nep-lam New Economics Papers
on Central and South America
Issue of 2005‒11‒19
three papers chosen by
Maximo Rossi
Universidad de la República

  1. Welfare and Growth Effects of Alternative Fiscal Rules for Infrastructure Investment in Brazil By Pedro Cavalcanti Gomes Ferreira; Leandro Gonçalves do Nascimento
  2. The Cost of Poverty Alleviation Transfer Programs: A Comparative Analysis of Three Programs in Latin America By John Maluccio; Natàlia Caldés; David Coady
  3. Fertility and Female Labor Supply in Latin America: New Causal Evidence By Guillermo Cruces; Sebastian Galiani

  1. By: Pedro Cavalcanti Gomes Ferreira (EPGE/FGV); Leandro Gonçalves do Nascimento
    Date: 2005–11
    URL: http://d.repec.org/n?u=RePEc:fgv:epgewp:604&r=lam
  2. By: John Maluccio; Natàlia Caldés; David Coady
    Abstract: A common criticism of antipoverty programs is that the high share of administrative (nontransfer) costs substantially reduces their effectiveness. Yet, there is surprisingly little rigorous empirical evidence on program costs. Improved information and a better understanding of the costs of such programs are crucial for effective policymaking. This study proposes and implements a replicable methodology for a comparative cost analysis of three similar poverty alleviation programs in Latin America, and assesses their cost efficiency. The findings underscore that any credible assessment of cost-efficiency requires a detailed analysis of program cost structures that goes well beyond simply providing aggregate cost information.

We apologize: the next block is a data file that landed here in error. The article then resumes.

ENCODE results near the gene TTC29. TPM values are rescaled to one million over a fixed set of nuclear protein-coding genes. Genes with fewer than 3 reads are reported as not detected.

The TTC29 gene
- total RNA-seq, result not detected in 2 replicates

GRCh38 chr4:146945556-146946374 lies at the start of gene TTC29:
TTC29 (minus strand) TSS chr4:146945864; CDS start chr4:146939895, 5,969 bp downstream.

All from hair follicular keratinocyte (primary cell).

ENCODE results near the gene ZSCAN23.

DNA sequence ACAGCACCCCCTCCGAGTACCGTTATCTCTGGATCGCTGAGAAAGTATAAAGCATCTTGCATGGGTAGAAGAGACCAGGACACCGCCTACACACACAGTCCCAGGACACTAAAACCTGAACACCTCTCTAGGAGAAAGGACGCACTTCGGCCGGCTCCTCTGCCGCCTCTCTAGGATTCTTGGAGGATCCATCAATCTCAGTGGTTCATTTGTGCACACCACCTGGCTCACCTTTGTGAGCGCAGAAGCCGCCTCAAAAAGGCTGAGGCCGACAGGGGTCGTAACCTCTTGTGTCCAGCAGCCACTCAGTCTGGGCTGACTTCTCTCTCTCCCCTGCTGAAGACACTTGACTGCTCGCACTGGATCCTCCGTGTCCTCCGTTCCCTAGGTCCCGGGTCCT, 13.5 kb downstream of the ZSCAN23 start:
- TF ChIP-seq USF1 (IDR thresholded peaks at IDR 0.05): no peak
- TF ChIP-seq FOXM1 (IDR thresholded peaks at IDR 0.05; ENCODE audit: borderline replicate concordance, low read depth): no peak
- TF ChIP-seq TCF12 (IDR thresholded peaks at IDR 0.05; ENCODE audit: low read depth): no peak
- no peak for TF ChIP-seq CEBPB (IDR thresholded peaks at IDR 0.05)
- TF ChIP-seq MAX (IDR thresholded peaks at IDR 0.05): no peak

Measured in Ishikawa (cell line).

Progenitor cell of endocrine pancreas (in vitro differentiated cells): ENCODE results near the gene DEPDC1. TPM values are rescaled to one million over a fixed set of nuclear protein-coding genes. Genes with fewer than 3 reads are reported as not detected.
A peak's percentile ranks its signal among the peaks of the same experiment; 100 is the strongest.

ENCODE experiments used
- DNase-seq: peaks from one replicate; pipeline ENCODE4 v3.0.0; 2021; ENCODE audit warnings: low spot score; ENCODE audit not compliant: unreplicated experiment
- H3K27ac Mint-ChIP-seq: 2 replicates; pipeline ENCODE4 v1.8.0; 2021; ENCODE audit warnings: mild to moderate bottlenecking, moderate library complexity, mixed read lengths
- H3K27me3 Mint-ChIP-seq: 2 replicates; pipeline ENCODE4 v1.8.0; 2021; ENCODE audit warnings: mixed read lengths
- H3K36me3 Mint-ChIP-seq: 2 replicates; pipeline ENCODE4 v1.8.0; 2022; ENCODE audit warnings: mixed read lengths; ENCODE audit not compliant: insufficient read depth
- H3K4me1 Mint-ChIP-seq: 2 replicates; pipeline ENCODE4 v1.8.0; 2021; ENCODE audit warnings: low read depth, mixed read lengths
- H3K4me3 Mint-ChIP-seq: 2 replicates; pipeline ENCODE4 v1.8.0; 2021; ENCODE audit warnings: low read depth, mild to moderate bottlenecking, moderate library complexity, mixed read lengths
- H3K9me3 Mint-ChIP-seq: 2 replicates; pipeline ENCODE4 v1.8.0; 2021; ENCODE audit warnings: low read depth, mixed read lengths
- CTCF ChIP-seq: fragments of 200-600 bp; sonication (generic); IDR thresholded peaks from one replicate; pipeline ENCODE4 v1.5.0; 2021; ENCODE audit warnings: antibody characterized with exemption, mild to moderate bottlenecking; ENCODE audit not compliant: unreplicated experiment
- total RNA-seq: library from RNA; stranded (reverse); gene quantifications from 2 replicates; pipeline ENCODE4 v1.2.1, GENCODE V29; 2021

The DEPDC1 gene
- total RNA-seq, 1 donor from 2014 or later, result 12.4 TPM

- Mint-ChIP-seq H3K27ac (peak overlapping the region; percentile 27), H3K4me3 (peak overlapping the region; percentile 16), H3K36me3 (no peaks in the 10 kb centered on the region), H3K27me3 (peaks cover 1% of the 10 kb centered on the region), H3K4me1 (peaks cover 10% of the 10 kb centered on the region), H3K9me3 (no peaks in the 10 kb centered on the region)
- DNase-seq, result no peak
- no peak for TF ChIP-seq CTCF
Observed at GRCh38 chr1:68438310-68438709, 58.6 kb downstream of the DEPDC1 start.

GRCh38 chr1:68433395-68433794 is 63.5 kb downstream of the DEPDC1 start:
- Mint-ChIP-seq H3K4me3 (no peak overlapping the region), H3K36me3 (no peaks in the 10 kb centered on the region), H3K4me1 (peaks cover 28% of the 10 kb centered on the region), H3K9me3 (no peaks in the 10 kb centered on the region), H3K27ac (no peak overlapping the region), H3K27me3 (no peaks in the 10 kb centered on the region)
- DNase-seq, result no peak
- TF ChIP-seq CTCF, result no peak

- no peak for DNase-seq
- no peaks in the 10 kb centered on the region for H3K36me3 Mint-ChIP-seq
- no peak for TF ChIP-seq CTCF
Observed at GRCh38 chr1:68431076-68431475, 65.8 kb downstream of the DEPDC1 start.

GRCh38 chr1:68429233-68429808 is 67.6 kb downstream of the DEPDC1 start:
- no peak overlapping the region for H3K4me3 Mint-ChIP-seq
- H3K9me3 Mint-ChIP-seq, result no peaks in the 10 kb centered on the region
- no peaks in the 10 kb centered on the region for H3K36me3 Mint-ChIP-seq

Keywords: cost efficiency, poverty alleviation, human capital, Honduras, Mexico, Nicaragua
    Date: 2005
    URL: http://d.repec.org/n?u=RePEc:mdl:mdlpap:0527&r=lam
  3. By: Guillermo Cruces (ECLAC & STICERD); Sebastian Galiani (Universidad de San Andres)
    Abstract: We study the effect of fertility on maternal labor supply in Argentina and Mexico exploiting a source of exogenous variability in family size first introduced by Angrist and Evans (1998) for the United States. We find that the estimates for the US can be generalized both qualitatively and quantitatively to the populations of two developing countries where, compared to the US, fertility is known to be higher, female education levels are much lower and there are fewer formal facilities for childcare.
    JEL: J13 J22
    Date: 2005–11–11
    URL: http://d.repec.org/n?u=RePEc:wpa:wuwpla:0511011&r=lam

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